Making the Grade: How Investments in America’s Infrastructure Benefit Our Economy and Environment

This innovative report shows that repairing America’s infrastructure could create 2.7 million jobs, increase the U.S. Gross Domestic Product (GDP) by $377 billion,and reduce carbon pollution and other greenhouse gas emissions.

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Our innovative report shows that repairing America’s infrastructure could create 2.7 million jobs across the economy and increase the U.S. Gross Domestic Product (GDP) by $377 billion, while reducing carbon pollution and other greenhouse gas emissions and better protecting communities from the impacts of climate change.

Every four years, the American Society of Civil Engineers (ASCE) releases a report card depicting the condition and performance of America’s infrastructure across a number of sectors of the U.S. economy, the latest being the 2013 Report Card for America’s Infrastructure. Unfortunately, America consistently gets barely passing grades and our infrastructure systems are in dire need of modernization. In 2013, ASCE gave the nation’s infrastructure a grade of “D+,”  which is a slight improvement over previous “D” grades, and estimated that to get to a grade of “B” would require an investment of $3.6 trillion over the next seven years. It also showed that the gap between planned infrastructure investment and the amount required to achieve a good state of repair is currently an estimated $1.6 trillion dollars.

This report delves into the economic impacts of closing that gap by accelerating infrastructure investment—using current financing approaches—to achieve a “B” grade over the next 10 years. Making these investments now will pay big dividends making our country more efficient and in reducing carbon pollution and other greenhouse gas emissions driving climate change. Such an endeavor would accrue significant sustainability benefits across the economy. For each of the sectors examined in the ASCE Report Card, accelerated infrastructure investment could help achieve the following environmental benefits, including but not limited to:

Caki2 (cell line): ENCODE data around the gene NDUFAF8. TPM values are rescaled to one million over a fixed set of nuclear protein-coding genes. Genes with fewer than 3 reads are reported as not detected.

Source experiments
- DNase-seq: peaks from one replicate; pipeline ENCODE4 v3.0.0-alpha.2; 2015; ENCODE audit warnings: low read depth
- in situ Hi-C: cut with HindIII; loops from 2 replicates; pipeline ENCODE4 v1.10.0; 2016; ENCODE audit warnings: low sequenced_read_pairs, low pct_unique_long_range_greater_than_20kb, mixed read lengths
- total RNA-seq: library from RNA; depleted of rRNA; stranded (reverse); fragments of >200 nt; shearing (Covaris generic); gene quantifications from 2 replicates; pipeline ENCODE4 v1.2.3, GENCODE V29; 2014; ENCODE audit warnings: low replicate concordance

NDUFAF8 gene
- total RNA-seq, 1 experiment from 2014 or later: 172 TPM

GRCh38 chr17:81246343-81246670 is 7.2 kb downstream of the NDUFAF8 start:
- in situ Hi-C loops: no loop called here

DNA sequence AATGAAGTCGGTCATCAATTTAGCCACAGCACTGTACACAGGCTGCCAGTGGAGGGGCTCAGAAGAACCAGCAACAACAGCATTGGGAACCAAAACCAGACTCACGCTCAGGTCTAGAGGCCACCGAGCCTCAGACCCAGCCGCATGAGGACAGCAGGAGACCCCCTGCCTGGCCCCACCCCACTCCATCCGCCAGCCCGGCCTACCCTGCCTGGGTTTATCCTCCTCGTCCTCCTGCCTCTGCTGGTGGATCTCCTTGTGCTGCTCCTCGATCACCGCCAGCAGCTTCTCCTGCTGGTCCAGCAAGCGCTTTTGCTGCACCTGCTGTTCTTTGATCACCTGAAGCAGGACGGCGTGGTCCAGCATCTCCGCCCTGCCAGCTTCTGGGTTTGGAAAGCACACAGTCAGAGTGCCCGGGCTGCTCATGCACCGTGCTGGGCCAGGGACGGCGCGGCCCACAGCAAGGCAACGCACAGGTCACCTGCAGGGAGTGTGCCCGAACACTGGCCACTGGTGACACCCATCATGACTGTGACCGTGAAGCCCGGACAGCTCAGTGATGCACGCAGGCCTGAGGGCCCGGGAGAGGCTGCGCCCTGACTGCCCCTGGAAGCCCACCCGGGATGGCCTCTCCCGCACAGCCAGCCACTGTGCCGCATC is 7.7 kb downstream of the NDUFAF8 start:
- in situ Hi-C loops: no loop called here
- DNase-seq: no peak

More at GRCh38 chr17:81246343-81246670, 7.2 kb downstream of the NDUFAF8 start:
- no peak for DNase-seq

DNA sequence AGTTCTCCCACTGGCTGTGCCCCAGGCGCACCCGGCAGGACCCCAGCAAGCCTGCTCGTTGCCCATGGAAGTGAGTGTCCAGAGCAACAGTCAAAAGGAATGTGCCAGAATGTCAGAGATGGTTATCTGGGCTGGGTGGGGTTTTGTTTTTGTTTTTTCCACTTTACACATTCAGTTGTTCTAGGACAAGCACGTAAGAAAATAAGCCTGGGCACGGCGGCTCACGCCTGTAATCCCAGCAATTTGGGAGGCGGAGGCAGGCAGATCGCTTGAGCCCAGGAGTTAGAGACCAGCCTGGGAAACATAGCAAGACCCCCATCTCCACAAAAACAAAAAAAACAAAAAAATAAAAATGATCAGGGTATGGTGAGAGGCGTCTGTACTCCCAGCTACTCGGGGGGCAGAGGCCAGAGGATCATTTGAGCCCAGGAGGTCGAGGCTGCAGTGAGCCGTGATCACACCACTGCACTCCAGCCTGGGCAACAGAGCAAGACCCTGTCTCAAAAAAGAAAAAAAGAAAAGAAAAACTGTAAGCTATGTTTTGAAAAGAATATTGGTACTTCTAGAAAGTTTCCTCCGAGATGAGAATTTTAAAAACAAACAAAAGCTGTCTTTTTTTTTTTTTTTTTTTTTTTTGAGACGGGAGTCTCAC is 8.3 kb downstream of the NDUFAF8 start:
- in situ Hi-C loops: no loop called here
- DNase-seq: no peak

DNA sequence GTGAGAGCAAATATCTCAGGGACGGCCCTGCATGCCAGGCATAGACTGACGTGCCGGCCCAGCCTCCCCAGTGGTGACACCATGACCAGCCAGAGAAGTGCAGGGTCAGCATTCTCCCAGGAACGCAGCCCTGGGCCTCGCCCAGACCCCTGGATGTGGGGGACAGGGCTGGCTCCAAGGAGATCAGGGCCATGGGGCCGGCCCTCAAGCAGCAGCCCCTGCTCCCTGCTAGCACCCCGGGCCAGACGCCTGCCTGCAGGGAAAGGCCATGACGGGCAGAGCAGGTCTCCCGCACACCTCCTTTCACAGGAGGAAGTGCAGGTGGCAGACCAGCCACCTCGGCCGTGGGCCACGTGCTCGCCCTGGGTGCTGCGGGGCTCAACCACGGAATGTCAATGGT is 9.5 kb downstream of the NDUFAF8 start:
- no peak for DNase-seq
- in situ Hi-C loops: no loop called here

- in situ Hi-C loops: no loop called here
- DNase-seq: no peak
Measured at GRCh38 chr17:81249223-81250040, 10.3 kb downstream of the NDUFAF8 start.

• Saving nearly 5.7 billion gallons of fuel and averting the carbon dioxide equivalent of 48 million metric tons per year over the next decade by supporting the current trajectory of transit ridership. Currently, transit ridership levels save the equivalent energy of the gasoline used by more than 7.2 million cars a year—nearly as many cars as are registered in Florida, the fourth largest state;
  • Reducing climate change pollution by an equivalent of 225,000 metric tons of carbon dioxide for each 5 percent reduction in leaks from drinking water systems;
  • Helping to reduce power plant emissions by 30 percent below 2005 levels over the next three decades by investing in more efficient power plants and the electrical grid; and
  • Reducing greenhouse gas emissions by approximately 10 million tons of carbon dioxode—equivalent to the carbon pollution emissions of six million U.S. households—for each 5 percent reduction in the amount of solid waste Americans generate.

Stimulating the economy, creating jobs, fighting climate change, and improving our communities—now and for generations to come—are all good reasons to prioritize infrastructure investment.

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